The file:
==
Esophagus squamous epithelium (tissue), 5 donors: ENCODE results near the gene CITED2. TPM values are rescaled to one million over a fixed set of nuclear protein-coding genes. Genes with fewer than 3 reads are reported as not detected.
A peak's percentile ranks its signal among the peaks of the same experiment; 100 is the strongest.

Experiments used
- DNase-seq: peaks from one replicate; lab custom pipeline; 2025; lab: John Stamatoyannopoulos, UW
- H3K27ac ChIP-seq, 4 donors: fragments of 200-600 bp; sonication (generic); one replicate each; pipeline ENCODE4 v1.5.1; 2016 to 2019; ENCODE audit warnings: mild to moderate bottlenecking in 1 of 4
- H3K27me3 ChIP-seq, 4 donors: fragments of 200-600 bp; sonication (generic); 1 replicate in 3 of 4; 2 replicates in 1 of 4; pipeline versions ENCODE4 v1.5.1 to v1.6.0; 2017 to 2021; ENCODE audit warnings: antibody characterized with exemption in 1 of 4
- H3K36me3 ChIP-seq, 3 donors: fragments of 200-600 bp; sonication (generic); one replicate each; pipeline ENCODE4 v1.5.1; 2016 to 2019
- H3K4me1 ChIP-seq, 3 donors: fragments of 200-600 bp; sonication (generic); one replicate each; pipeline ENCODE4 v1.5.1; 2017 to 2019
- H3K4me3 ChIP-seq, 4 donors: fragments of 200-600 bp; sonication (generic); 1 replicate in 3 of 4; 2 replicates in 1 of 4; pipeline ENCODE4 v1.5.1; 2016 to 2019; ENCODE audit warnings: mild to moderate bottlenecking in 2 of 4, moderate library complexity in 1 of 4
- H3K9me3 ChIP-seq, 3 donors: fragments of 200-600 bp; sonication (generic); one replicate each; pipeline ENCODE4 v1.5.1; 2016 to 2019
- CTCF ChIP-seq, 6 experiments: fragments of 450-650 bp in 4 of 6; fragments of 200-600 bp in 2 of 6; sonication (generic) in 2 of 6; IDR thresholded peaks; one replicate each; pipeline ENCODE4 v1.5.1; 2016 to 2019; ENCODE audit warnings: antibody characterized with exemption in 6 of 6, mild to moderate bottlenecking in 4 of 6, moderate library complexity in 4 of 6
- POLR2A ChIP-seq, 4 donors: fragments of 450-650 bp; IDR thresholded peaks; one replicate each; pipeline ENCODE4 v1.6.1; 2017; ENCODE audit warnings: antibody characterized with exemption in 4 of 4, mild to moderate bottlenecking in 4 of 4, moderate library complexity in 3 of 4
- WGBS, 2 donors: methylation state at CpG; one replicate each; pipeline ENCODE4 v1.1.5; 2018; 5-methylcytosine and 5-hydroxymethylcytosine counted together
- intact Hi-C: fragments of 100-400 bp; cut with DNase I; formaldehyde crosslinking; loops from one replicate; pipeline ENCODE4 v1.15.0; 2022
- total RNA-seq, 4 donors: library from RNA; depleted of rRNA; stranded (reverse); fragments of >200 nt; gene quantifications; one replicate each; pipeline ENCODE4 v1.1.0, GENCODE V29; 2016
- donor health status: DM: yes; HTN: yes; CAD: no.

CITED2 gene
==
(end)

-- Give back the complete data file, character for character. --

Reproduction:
Esophagus squamous epithelium (tissue), 5 donors: ENCODE results near the gene CITED2. TPM values are rescaled to one million over a fixed set of nuclear protein-coding genes. Genes with fewer than 3 reads are reported as not detected.
A peak's percentile ranks its signal among the peaks of the same experiment; 100 is the strongest.

Experiments used
- DNase-seq: peaks from one replicate; lab custom pipeline; 2025; lab: John Stamatoyannopoulos, UW
- H3K27ac ChIP-seq, 4 donors: fragments of 200-600 bp; sonication (generic); one replicate each; pipeline ENCODE4 v1.5.1; 2016 to 2019; ENCODE audit warnings: mild to moderate bottlenecking in 1 of 4
- H3K27me3 ChIP-seq, 4 donors: fragments of 200-600 bp; sonication (generic); 1 replicate in 3 of 4; 2 replicates in 1 of 4; pipeline versions ENCODE4 v1.5.1 to v1.6.0; 2017 to 2021; ENCODE audit warnings: antibody characterized with exemption in 1 of 4
- H3K36me3 ChIP-seq, 3 donors: fragments of 200-600 bp; sonication (generic); one replicate each; pipeline ENCODE4 v1.5.1; 2016 to 2019
- H3K4me1 ChIP-seq, 3 donors: fragments of 200-600 bp; sonication (generic); one replicate each; pipeline ENCODE4 v1.5.1; 2017 to 2019
- H3K4me3 ChIP-seq, 4 donors: fragments of 200-600 bp; sonication (generic); 1 replicate in 3 of 4; 2 replicates in 1 of 4; pipeline ENCODE4 v1.5.1; 2016 to 2019; ENCODE audit warnings: mild to moderate bottlenecking in 2 of 4, moderate library complexity in 1 of 4
- H3K9me3 ChIP-seq, 3 donors: fragments of 200-600 bp; sonication (generic); one replicate each; pipeline ENCODE4 v1.5.1; 2016 to 2019
- CTCF ChIP-seq, 6 experiments: fragments of 450-650 bp in 4 of 6; fragments of 200-600 bp in 2 of 6; sonication (generic) in 2 of 6; IDR thresholded peaks; one replicate each; pipeline ENCODE4 v1.5.1; 2016 to 2019; ENCODE audit warnings: antibody characterized with exemption in 6 of 6, mild to moderate bottlenecking in 4 of 6, moderate library complexity in 4 of 6
- POLR2A ChIP-seq, 4 donors: fragments of 450-650 bp; IDR thresholded peaks; one replicate each; pipeline ENCODE4 v1.6.1; 2017; ENCODE audit warnings: antibody characterized with exemption in 4 of 4, mild to moderate bottlenecking in 4 of 4, moderate library complexity in 3 of 4
- WGBS, 2 donors: methylation state at CpG; one replicate each; pipeline ENCODE4 v1.1.5; 2018; 5-methylcytosine and 5-hydroxymethylcytosine counted together
- intact Hi-C: fragments of 100-400 bp; cut with DNase I; formaldehyde crosslinking; loops from one replicate; pipeline ENCODE4 v1.15.0; 2022
- total RNA-seq, 4 donors: library from RNA; depleted of rRNA; stranded (reverse); fragments of >200 nt; gene quantifications; one replicate each; pipeline ENCODE4 v1.1.0, GENCODE V29; 2016
- donor health status: DM: yes; HTN: yes; CAD: no.

CITED2 gene